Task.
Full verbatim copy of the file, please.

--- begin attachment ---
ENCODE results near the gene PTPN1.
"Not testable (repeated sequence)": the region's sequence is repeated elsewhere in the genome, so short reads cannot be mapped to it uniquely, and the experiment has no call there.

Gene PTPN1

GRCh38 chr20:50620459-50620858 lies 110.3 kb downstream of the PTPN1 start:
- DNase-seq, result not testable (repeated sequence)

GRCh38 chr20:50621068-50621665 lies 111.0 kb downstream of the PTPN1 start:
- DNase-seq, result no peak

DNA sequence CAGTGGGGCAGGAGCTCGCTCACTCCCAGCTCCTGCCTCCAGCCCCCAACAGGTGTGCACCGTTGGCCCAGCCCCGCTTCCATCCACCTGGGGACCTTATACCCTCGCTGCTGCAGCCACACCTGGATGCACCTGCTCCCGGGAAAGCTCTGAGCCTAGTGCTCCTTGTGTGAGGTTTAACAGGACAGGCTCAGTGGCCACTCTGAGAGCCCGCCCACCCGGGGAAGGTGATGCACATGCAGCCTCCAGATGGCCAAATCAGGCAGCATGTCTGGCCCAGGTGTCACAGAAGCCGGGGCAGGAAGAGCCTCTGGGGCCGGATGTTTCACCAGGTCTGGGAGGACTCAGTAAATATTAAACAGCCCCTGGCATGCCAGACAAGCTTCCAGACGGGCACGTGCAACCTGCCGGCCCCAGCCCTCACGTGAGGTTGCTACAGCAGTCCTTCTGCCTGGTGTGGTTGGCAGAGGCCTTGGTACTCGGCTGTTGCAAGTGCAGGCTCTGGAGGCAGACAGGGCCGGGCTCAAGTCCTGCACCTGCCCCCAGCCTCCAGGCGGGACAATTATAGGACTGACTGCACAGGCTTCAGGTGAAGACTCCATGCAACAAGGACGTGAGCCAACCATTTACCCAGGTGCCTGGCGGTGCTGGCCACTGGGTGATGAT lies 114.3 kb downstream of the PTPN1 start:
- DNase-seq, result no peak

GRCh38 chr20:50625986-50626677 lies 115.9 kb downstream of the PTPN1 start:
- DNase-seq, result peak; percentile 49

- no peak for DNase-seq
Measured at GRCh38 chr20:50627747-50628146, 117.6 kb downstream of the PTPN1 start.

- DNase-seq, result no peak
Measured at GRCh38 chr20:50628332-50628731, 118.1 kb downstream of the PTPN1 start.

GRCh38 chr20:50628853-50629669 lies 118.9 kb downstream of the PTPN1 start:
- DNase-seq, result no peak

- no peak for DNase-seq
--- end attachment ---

ENCODE results near the gene PTPN1.
"Not testable (repeated sequence)": the region's sequence is repeated elsewhere in the genome, so short reads cannot be mapped to it uniquely, and the experiment has no call there.

Gene PTPN1

GRCh38 chr20:50620459-50620858 lies 110.3 kb downstream of the PTPN1 start:
- DNase-seq, result not testable (repeated sequence)

GRCh38 chr20:50621068-50621665 lies 111.0 kb downstream of the PTPN1 start:
- DNase-seq, result no peak

DNA sequence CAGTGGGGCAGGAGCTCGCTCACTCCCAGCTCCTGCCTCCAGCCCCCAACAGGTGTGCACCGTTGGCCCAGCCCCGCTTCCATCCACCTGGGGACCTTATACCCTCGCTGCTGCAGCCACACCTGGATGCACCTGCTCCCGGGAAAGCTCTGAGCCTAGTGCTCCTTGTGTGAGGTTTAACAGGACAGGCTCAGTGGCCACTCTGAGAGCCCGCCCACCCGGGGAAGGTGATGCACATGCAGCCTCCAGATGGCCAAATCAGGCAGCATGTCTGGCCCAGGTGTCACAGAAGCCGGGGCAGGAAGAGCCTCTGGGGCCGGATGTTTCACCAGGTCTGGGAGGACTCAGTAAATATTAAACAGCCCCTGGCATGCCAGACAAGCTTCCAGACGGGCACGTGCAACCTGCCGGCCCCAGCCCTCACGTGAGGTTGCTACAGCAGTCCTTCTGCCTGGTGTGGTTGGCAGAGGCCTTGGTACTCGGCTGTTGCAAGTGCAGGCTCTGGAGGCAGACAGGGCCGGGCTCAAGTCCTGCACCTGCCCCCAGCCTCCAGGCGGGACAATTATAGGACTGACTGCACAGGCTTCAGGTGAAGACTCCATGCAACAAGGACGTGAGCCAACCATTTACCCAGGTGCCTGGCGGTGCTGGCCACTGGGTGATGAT lies 114.3 kb downstream of the PTPN1 start:
- DNase-seq, result no peak

GRCh38 chr20:50625986-50626677 lies 115.9 kb downstream of the PTPN1 start:
- DNase-seq, result peak; percentile 49

- no peak for DNase-seq
Measured at GRCh38 chr20:50627747-50628146, 117.6 kb downstream of the PTPN1 start.

- DNase-seq, result no peak
Measured at GRCh38 chr20:50628332-50628731, 118.1 kb downstream of the PTPN1 start.

GRCh38 chr20:50628853-50629669 lies 118.9 kb downstream of the PTPN1 start:
- DNase-seq, result no peak

- no peak for DNase-seq